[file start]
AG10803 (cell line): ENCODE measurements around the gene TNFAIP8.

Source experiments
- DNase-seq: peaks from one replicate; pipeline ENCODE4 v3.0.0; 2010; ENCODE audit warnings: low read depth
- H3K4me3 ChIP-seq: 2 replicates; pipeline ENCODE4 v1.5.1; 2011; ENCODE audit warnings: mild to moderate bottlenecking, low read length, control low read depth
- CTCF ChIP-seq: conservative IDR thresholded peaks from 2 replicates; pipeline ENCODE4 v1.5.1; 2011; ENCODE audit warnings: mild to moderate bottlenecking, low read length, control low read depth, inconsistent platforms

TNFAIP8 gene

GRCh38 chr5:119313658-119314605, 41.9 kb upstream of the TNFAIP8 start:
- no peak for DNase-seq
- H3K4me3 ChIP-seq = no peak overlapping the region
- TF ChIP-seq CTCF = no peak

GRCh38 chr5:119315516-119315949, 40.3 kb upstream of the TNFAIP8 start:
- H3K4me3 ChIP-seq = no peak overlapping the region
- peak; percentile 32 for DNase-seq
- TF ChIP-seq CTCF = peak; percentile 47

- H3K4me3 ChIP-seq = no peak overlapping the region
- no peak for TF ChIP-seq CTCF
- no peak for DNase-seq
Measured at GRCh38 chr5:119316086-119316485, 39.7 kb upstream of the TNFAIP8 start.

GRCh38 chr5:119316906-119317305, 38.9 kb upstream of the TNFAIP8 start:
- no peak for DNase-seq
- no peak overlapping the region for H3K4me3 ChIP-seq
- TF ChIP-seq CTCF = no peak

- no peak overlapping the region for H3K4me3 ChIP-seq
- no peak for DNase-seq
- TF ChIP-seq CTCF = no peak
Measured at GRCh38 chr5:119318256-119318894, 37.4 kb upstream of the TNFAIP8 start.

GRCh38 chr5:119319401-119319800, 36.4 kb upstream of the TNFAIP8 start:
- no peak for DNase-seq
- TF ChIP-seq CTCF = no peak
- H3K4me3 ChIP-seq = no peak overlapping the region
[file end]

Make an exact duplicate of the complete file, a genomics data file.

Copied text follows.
AG10803 (cell line): ENCODE measurements around the gene TNFAIP8.

Source experiments
- DNase-seq: peaks from one replicate; pipeline ENCODE4 v3.0.0; 2010; ENCODE audit warnings: low read depth
- H3K4me3 ChIP-seq: 2 replicates; pipeline ENCODE4 v1.5.1; 2011; ENCODE audit warnings: mild to moderate bottlenecking, low read length, control low read depth
- CTCF ChIP-seq: conservative IDR thresholded peaks from 2 replicates; pipeline ENCODE4 v1.5.1; 2011; ENCODE audit warnings: mild to moderate bottlenecking, low read length, control low read depth, inconsistent platforms

TNFAIP8 gene

GRCh38 chr5:119313658-119314605, 41.9 kb upstream of the TNFAIP8 start:
- no peak for DNase-seq
- H3K4me3 ChIP-seq = no peak overlapping the region
- TF ChIP-seq CTCF = no peak

GRCh38 chr5:119315516-119315949, 40.3 kb upstream of the TNFAIP8 start:
- H3K4me3 ChIP-seq = no peak overlapping the region
- peak; percentile 32 for DNase-seq
- TF ChIP-seq CTCF = peak; percentile 47

- H3K4me3 ChIP-seq = no peak overlapping the region
- no peak for TF ChIP-seq CTCF
- no peak for DNase-seq
Measured at GRCh38 chr5:119316086-119316485, 39.7 kb upstream of the TNFAIP8 start.

GRCh38 chr5:119316906-119317305, 38.9 kb upstream of the TNFAIP8 start:
- no peak for DNase-seq
- no peak overlapping the region for H3K4me3 ChIP-seq
- TF ChIP-seq CTCF = no peak

- no peak overlapping the region for H3K4me3 ChIP-seq
- no peak for DNase-seq
- TF ChIP-seq CTCF = no peak
Measured at GRCh38 chr5:119318256-119318894, 37.4 kb upstream of the TNFAIP8 start.

GRCh38 chr5:119319401-119319800, 36.4 kb upstream of the TNFAIP8 start:
- no peak for DNase-seq
- TF ChIP-seq CTCF = no peak
- H3K4me3 ChIP-seq = no peak overlapping the region